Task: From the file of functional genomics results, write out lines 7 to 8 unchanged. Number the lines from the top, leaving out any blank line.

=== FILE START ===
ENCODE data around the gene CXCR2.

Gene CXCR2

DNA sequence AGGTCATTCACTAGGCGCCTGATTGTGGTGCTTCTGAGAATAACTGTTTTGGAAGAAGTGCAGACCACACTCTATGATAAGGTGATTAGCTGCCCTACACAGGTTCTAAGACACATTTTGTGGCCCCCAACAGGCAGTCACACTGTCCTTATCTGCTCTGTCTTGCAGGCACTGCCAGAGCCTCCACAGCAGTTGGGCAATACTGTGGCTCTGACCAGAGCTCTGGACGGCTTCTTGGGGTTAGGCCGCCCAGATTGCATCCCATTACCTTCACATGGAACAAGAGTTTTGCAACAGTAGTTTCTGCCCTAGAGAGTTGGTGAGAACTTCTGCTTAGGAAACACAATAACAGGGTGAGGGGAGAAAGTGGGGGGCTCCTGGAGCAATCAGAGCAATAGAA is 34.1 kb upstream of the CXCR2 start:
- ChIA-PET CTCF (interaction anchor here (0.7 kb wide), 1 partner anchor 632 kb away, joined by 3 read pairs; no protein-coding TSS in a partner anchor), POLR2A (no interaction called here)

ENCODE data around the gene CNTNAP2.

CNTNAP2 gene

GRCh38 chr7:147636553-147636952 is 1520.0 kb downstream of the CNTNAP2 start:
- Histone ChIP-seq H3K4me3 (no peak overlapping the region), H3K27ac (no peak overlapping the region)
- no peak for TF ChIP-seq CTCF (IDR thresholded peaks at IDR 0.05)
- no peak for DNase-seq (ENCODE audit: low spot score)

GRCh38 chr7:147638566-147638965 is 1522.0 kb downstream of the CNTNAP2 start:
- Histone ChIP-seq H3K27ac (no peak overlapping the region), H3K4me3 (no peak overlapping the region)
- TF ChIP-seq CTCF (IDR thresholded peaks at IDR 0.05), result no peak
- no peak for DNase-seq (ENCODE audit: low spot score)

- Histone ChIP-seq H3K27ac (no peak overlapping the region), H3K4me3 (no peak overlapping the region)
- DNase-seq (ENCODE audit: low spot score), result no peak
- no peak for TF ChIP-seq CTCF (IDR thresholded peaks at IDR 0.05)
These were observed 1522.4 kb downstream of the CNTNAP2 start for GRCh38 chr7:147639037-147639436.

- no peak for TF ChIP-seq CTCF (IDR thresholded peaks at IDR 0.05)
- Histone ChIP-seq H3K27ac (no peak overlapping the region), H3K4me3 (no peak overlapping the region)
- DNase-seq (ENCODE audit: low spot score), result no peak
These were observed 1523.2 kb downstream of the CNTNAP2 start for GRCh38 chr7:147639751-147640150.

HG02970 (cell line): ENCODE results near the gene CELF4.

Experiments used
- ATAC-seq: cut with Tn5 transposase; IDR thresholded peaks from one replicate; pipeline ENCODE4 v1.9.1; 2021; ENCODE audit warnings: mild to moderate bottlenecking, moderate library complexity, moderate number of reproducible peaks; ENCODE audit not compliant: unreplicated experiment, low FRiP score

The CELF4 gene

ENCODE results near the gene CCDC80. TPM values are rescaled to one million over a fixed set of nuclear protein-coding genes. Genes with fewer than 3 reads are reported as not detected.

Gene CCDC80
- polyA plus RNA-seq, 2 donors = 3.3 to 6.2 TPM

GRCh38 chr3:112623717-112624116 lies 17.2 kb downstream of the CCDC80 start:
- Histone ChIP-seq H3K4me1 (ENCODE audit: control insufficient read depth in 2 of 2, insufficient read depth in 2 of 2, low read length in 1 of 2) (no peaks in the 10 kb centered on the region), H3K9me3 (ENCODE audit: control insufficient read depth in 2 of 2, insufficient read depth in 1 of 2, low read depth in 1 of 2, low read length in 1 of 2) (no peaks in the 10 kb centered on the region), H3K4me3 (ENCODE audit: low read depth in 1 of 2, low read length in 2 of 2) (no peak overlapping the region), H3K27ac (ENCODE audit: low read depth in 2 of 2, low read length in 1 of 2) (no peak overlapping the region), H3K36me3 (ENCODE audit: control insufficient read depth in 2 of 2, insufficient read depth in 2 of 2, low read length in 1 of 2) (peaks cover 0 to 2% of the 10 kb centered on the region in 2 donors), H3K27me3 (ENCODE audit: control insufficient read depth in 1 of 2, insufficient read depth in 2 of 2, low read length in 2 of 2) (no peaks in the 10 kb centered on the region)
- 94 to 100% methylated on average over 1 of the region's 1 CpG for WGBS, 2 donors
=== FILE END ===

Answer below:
GRCh38 chr7:147636553-147636952 is 1520.0 kb downstream of the CNTNAP2 start:
- Histone ChIP-seq H3K4me3 (no peak overlapping the region), H3K27ac (no peak overlapping the region)